Researchers using the world’s largest laser have generated 70% of the energy needed to ignite a fusion reaction.
A team combined 192 laser beams into a 1.9 megajoule pulse that heated a BB-sized capsule of deuterium and tritium (isotopes of hydrogen) to 100 million degrees Celsius on 8 August 2021, a press release claims. The laser blast was a test of the National Ignition Facility (NIF) at the Lawrence Livermore National Laboratory in Livermore, California.
Scientists think the laser briefly ignited a chain reaction they call plasma burning, FutureTimeLine claims. In plasma burning, the fusion reactions get hot enough to trigger more fusion reactions. The hope is to use the laser to trigger a self-sustaining fusion reaction that can generate power.
Successful Fusion Laser Test
The National Ignition Facility is the world’s largest inertial confinement fusion device and the world’s biggest laser. The recent experiment was the most successful test of the NIF yet.
“After many years at 3% of ignition, this is super-exciting,” Mark Herrmann said. “This gives us a lot more encouragement that we can go significantly farther.” Hermann is the head of Lawrence Livermore’s fusion program.
The test even got some NIF critics excited about laser ignition. One critic even wants the government to spend more money on the NIF.
“I am surprised. They have come close enough to their goal of ignition and break-even to call it a success,” retired plasma scientist Stephen Bodner said. “It demonstrates to the sceptic that there is nothing fundamentally wrong with the laser fusion concept. It is time for the U.S. to move ahead with a major laser fusion energy program.”
Rapid Pace of Improvement
“The pace of improvement in energy output has been rapid, suggesting we may soon reach more energy milestones, such as exceeding the energy input from the lasers used to kick-start the process,” Professor Jeremy Chittenden says. Chittenden, the co-director of the Centre for Inertial Fusion Studies at Imperial College London, thinks this test is just the beginning.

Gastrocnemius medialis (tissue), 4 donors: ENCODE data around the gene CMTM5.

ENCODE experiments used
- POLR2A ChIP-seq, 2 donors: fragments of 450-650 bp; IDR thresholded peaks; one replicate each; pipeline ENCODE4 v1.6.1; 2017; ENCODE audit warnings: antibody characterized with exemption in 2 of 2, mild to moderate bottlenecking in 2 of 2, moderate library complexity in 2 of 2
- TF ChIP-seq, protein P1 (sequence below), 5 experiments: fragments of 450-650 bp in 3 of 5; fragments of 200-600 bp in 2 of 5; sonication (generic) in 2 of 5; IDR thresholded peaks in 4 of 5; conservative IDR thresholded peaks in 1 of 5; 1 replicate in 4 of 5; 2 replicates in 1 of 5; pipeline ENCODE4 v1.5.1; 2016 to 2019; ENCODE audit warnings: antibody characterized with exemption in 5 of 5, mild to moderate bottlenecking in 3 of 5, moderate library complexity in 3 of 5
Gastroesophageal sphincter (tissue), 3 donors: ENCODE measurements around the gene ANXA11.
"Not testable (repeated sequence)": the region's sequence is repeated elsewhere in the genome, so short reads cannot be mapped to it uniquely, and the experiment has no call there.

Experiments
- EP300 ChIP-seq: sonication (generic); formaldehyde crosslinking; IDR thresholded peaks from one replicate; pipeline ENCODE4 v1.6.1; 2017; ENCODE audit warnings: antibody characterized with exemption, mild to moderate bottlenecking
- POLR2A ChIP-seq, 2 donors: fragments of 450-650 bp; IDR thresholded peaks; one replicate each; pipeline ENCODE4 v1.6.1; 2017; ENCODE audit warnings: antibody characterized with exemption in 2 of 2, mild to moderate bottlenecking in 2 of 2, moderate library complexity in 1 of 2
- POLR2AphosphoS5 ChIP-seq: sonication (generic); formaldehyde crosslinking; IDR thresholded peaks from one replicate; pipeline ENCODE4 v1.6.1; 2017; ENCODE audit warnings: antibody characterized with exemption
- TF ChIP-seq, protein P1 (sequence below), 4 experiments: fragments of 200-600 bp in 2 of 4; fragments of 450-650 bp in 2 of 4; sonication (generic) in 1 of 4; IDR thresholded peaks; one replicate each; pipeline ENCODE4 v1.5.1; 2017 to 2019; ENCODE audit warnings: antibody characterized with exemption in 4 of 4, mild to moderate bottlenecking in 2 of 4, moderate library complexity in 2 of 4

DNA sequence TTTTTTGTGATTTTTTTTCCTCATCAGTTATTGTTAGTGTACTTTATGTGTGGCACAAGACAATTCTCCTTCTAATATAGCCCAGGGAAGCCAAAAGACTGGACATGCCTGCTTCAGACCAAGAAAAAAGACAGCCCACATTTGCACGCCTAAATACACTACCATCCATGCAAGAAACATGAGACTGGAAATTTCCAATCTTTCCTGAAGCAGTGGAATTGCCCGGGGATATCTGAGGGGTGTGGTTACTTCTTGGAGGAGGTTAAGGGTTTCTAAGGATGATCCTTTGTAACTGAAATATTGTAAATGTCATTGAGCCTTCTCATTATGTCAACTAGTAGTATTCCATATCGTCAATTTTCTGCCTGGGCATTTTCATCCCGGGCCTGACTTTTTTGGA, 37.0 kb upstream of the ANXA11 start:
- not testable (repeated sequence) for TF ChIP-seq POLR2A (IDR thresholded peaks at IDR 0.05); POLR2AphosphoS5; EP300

“Far higher fusion energies can be achieved through ignition if we can work out how to hold the fuel together for longer, to allow more of it to burn,” Chittenden speculates. “This will be the next horizon for inertial confinement fusion.”
“This is a giant step toward the holy grail of energy research,” TV personality and theoretical physicist Michio Kaku told CNBC’s Shepherd Smith. “To hit break-even, to extract more energy than you put in, and this could eventually become a game-changer.”
Despite Kaku’s optimism, the NIF is still far from achieving a reliable fusion reaction. The 8 August test triggered a fusion reaction that lasted a hundred trillionth of a second, Kaku admits.
To achieve fusion, the NIF needs to 10 fire laser blasts a second at 100% capacity, FutureTimeLine speculates. Hence, the NIF could be far from laser energy fusion.
Is Fusion Here?
Yet the NIF is advancing fast. The August 8 tests were eight times more powerful than tests in Spring 2021 and 25 times more powerful than tests in 2018. At that rate, the NIF could achieve the 100% test in the next few months.
Igniting fusion could take some time because humanity’s ability to generate power is still far lower than Mother Nature’s. The NIF laser’s power is 0.1% that of a lightning bolt, FutureTimeLine notes.
Ignition is only the beginning of fusion. Scientists need to solve many other problems, including containing the super-hot plasma and making electricity before your local power company can hook up a fusion reactor.